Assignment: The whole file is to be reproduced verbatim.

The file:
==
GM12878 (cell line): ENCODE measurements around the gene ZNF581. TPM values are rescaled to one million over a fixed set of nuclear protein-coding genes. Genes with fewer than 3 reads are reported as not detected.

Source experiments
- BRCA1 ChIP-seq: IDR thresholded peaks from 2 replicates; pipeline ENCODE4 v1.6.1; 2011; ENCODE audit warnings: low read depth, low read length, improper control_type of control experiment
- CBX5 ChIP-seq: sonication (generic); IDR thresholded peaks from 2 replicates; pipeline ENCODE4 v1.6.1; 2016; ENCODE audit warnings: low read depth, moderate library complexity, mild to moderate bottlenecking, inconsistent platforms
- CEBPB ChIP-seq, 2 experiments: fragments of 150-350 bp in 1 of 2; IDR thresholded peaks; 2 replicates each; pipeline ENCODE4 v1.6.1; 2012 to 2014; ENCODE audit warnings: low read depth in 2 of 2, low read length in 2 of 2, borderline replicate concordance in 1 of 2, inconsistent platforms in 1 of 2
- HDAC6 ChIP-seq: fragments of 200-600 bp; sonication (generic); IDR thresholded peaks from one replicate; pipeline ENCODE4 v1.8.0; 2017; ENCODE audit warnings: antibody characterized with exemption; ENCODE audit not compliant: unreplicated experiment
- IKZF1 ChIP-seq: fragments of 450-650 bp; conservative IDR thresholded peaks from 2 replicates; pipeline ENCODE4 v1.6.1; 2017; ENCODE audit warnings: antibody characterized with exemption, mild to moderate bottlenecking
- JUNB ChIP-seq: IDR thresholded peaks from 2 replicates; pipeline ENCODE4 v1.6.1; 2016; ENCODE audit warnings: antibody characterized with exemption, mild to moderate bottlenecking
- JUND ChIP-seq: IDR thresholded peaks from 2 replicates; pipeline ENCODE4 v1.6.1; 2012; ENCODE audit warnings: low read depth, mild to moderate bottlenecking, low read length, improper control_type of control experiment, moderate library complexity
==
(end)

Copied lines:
GM12878 (cell line): ENCODE measurements around the gene ZNF581. TPM values are rescaled to one million over a fixed set of nuclear protein-coding genes. Genes with fewer than 3 reads are reported as not detected.

Source experiments
- BRCA1 ChIP-seq: IDR thresholded peaks from 2 replicates; pipeline ENCODE4 v1.6.1; 2011; ENCODE audit warnings: low read depth, low read length, improper control_type of control experiment
- CBX5 ChIP-seq: sonication (generic); IDR thresholded peaks from 2 replicates; pipeline ENCODE4 v1.6.1; 2016; ENCODE audit warnings: low read depth, moderate library complexity, mild to moderate bottlenecking, inconsistent platforms
- CEBPB ChIP-seq, 2 experiments: fragments of 150-350 bp in 1 of 2; IDR thresholded peaks; 2 replicates each; pipeline ENCODE4 v1.6.1; 2012 to 2014; ENCODE audit warnings: low read depth in 2 of 2, low read length in 2 of 2, borderline replicate concordance in 1 of 2, inconsistent platforms in 1 of 2
- HDAC6 ChIP-seq: fragments of 200-600 bp; sonication (generic); IDR thresholded peaks from one replicate; pipeline ENCODE4 v1.8.0; 2017; ENCODE audit warnings: antibody characterized with exemption; ENCODE audit not compliant: unreplicated experiment
- IKZF1 ChIP-seq: fragments of 450-650 bp; conservative IDR thresholded peaks from 2 replicates; pipeline ENCODE4 v1.6.1; 2017; ENCODE audit warnings: antibody characterized with exemption, mild to moderate bottlenecking
- JUNB ChIP-seq: IDR thresholded peaks from 2 replicates; pipeline ENCODE4 v1.6.1; 2016; ENCODE audit warnings: antibody characterized with exemption, mild to moderate bottlenecking
- JUND ChIP-seq: IDR thresholded peaks from 2 replicates; pipeline ENCODE4 v1.6.1; 2012; ENCODE audit warnings: low read depth, mild to moderate bottlenecking, low read length, improper control_type of control experiment, moderate library complexity